Devices and gadgets throw me. Upon acquiring a new anything, Dave will begin his explanation to me of how it works with, “You just have to…” and I glaze over. I barely listen. Is it because it’s too hard or because I don’t want to know? The latter, I think, but why is that? I’m not stupid, but where Dave and my kids are buoyant with the fun of figuring out the possibilities offered by a new phone or computer, I avoid new technology as if it were infectious…which, of course, it has proven to be. In avoiding the challenges posed by clicking and dragging, I have clung to my compact gray Samsung flip-phone. When those comfortable with innovation tell me about some clever new app, I whip out my phone and show it off, proud of its endurance.
But phones are not the issue; anything with working parts is. Driven by a desire for coffee during a recent stay with my son Tucker, his wife Lisa, and my new grandson, Paul, I took the elevator to the lobby of their building to confront the coffee machine. I know myself and expected this task, designed to be simple for anyone, to be a challenge. I studied the lay-out of cups, lids, stirrers, coffee packets, and the machine itself. Step-by-step directions were listed along the top of the machine and, separately, on a card to the side. Like a fool, I read only those on the side.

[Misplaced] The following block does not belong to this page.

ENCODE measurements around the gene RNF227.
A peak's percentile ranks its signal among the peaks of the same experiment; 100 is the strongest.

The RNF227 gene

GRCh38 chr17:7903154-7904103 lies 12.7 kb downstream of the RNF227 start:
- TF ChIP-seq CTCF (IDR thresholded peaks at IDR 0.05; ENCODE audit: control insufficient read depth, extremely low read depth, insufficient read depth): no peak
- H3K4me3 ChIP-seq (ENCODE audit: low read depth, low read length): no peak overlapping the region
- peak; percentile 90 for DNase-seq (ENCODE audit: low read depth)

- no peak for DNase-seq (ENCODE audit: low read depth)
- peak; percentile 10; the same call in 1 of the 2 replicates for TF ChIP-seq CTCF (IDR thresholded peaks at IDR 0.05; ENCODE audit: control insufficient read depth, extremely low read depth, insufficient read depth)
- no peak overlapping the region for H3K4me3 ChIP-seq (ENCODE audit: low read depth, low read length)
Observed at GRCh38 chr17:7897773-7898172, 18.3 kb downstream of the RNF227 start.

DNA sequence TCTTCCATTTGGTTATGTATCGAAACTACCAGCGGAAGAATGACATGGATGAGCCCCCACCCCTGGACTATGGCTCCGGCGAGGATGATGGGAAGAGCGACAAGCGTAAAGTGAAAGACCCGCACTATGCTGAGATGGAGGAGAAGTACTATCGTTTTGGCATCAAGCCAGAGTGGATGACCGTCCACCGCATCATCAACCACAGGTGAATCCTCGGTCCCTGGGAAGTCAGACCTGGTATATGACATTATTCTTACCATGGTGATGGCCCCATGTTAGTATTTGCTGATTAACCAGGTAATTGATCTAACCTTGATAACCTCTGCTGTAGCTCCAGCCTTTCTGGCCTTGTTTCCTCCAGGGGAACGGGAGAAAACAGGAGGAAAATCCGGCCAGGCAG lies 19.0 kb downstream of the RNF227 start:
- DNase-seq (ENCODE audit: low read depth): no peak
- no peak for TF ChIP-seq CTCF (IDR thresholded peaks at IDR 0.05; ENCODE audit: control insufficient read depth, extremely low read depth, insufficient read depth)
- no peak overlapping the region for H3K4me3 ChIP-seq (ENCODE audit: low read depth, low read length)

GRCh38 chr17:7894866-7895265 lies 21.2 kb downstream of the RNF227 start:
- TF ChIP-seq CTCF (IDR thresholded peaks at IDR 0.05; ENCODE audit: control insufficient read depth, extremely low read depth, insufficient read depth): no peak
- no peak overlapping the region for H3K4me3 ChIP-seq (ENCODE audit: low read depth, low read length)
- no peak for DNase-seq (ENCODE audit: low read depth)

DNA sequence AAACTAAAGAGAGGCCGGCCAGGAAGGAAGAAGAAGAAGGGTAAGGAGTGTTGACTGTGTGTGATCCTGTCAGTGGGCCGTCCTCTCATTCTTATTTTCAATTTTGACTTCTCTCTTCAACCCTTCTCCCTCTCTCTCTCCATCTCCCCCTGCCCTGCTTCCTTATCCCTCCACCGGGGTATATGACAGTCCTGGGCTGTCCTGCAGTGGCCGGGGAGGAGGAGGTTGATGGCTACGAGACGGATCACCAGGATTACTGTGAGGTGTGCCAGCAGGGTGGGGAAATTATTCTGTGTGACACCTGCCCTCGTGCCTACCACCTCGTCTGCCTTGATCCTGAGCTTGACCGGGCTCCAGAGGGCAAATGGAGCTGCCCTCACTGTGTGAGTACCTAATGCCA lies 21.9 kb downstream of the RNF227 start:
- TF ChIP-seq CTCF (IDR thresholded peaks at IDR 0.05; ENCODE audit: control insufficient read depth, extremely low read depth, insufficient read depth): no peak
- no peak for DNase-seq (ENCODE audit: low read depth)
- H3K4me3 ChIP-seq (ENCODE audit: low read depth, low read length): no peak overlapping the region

As instructed, I centered the cup under the spout and, with the push of a button, a door opened. No problem. I selected a flavor, Boston Dark Roast, and placed the pod in the depression indicated. I could tell it wouldn’t fit, not even close. But I smushed it down, pressed the brew button to close the door, and no surprise, it wouldn’t close. In fact, it was stuck. Great.
Sometimes you have to ask for help. I’m not like a guy who won’t ask for directions, but in this, well, I knew I shouldn’t need help. Still, I had no choice; I wanted that coffee. So I peeked around the corner to enlist the doorman, a large, affable fellow in a navy uniform.
I’d had the foresight to slip the pod out of the machine before fetching my helper. I watched him go through the steps and felt the full weight of my idiocy when he tore open the wrapper, slipped out a tea-bag like packet, placed it neatly in the depression, and pushed the button to start the brewing process. Sigh. Yes. I’d missed that bit about the wrapper and apparently I don’t know a wrapper when I see one. Plus, I noticed that removal of the wrapper was listed as a step on the directions on the machine, but not on the card. Let’s blame the card.